Alan Walker and Dash Berlin didn’t leave this classic alone! “Better Off (Alone, Pt. III)” is a remake done well

• Catchy rework
• Attractive vocals
• Dance-pop makeover of the classic

Time and time again, Alice Deejay’s evergreen “Better Off Alone” has been far from a solitary, one-time success— rather, it brought upon several other hits in pop and dance music alike. Needless to say, repetition leads to annoyance and when the success of a project is borrowed too many times, its novelty eventually wears off. Could the same be said about the newest project from Alan Walker, Dash Berlin, and Vikkstar? Probably not.

“Better Off (Alone, Pt. III)” is surprisingly praiseworthy, rather than an unneeded release wanting to gather streams.

An unexpected team-up, Alan Walker is synonymous mostly with the commercial dance-pop arena; known for his midtempo, radio-ready productions, the Nordic alias has retained a massive influence over the years (although getting mixed reactions due to his involvement with music creation). His latest album, “Walkerverse, Pt. I & II,” is a compilation of tracks tailored to trend: ranging from pop-punk to the signature electro midtempo pop. Meanwhile, Dash Berlin has been quietly churning out festival-intended tracks and edits with their melodic progressive house/trance sound, the most recent being “Time After Time” with DubVision and Emma Hewitt.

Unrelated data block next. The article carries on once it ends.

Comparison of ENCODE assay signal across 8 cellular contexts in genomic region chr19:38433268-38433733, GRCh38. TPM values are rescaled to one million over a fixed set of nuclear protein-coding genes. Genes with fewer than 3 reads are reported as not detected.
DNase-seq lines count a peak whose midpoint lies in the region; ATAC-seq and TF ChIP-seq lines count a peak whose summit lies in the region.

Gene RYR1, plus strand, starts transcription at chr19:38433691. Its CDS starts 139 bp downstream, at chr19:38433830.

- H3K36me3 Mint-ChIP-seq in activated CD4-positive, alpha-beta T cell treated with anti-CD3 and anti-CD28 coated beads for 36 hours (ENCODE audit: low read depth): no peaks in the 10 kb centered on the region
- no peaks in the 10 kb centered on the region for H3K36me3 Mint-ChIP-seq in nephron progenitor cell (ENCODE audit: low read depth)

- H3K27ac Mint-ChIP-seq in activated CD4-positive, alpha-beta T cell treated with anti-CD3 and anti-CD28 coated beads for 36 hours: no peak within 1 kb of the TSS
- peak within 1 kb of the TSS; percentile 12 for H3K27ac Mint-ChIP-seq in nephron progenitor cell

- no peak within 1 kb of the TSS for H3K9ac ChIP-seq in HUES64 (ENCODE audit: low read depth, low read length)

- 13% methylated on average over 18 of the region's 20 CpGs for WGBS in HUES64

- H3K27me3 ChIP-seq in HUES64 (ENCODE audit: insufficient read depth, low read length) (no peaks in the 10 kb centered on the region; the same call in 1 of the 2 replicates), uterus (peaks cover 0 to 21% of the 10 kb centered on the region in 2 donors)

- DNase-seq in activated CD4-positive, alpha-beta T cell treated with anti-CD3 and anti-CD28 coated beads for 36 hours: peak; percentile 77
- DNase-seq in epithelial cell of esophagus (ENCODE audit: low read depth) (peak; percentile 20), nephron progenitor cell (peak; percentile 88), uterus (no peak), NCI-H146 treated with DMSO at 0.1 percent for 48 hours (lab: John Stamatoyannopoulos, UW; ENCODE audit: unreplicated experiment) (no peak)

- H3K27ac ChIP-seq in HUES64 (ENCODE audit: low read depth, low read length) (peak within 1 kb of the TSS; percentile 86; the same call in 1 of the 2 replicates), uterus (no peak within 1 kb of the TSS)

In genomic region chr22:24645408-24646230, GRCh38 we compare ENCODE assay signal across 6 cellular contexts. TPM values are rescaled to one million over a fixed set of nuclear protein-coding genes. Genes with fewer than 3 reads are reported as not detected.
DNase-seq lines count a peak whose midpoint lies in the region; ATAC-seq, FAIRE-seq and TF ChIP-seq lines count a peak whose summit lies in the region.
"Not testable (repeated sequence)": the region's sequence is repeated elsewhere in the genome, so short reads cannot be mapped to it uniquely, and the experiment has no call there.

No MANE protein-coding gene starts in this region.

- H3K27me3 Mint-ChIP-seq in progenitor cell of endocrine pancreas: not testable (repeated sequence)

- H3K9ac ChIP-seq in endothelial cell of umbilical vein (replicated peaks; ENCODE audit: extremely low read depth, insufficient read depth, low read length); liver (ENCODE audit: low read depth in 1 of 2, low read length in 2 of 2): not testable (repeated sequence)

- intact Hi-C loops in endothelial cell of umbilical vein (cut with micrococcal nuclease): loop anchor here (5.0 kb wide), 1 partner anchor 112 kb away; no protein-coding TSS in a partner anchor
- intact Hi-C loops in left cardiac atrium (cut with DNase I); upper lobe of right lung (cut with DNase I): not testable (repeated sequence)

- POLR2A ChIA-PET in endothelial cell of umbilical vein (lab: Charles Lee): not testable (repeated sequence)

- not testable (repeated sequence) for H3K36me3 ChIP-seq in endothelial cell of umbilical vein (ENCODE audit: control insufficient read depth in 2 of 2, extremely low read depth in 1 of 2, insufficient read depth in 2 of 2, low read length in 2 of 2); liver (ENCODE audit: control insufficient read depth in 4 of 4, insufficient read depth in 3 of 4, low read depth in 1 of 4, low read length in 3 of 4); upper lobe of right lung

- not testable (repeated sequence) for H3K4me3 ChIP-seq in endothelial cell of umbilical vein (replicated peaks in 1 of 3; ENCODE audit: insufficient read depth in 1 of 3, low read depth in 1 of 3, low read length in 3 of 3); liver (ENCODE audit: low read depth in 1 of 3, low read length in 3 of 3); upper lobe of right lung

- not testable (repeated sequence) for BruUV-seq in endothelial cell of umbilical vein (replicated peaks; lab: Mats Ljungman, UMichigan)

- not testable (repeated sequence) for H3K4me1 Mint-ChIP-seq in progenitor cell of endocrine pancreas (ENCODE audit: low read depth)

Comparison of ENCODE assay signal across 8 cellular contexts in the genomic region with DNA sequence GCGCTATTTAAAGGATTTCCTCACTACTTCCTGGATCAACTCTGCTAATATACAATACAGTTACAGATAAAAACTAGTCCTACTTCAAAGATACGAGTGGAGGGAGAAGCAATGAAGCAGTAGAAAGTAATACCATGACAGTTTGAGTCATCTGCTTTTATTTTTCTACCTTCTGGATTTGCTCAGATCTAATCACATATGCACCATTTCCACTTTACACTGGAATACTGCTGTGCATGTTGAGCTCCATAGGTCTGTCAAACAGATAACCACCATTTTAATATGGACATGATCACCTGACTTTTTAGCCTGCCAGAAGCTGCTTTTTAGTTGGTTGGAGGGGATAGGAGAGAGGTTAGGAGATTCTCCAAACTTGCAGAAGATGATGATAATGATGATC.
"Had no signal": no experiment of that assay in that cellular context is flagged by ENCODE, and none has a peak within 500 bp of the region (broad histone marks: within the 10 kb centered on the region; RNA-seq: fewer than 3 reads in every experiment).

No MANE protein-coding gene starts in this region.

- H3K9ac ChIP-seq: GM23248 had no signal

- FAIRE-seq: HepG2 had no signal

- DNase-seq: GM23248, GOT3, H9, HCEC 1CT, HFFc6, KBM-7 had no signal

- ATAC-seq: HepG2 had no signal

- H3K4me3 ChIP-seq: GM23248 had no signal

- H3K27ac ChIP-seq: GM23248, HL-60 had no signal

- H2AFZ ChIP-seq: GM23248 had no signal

At the same time, this forms the debut for British YouTuber Vikkstar in music. It’s hard to discern his commitment to the technical aspects, making it hard to shrug off the belief of whether his feature is a brand deal of sorts.

That aside, “Better Off (Alone, Pt. III)” sticks to a wisely chosen policy: not to deter too much from the already successful formula. Right from the start, the song sets a good impression with the nostalgic riff opening the show, as enticing female vocals take the lead. Hyping up the tease, catchy piano chords get the ball rolling with striding claps, swiftly getting to the crux of the track. The main hook instantly grabs attention as the original’s melody pairs up with a piano-led deep house chorus, and together with the superb vocals— it just works! Sure, ingenuity isn’t the prime concern here, but rather making the most of the opportunity. A polished dance-pop production and capable songwriting (owing to its creators) form a record that puts a refreshing spin on the 2000s hit, not relying entirely on the sampling to do the trick.

Recommendable and repeatable, “Better Off (Alone, Pt. III)” is a late-summer contender for a viral song, alongside being a more-than-decent homage to the often unceremoniously sampled trance classic.

You can listen to “Better Off” here: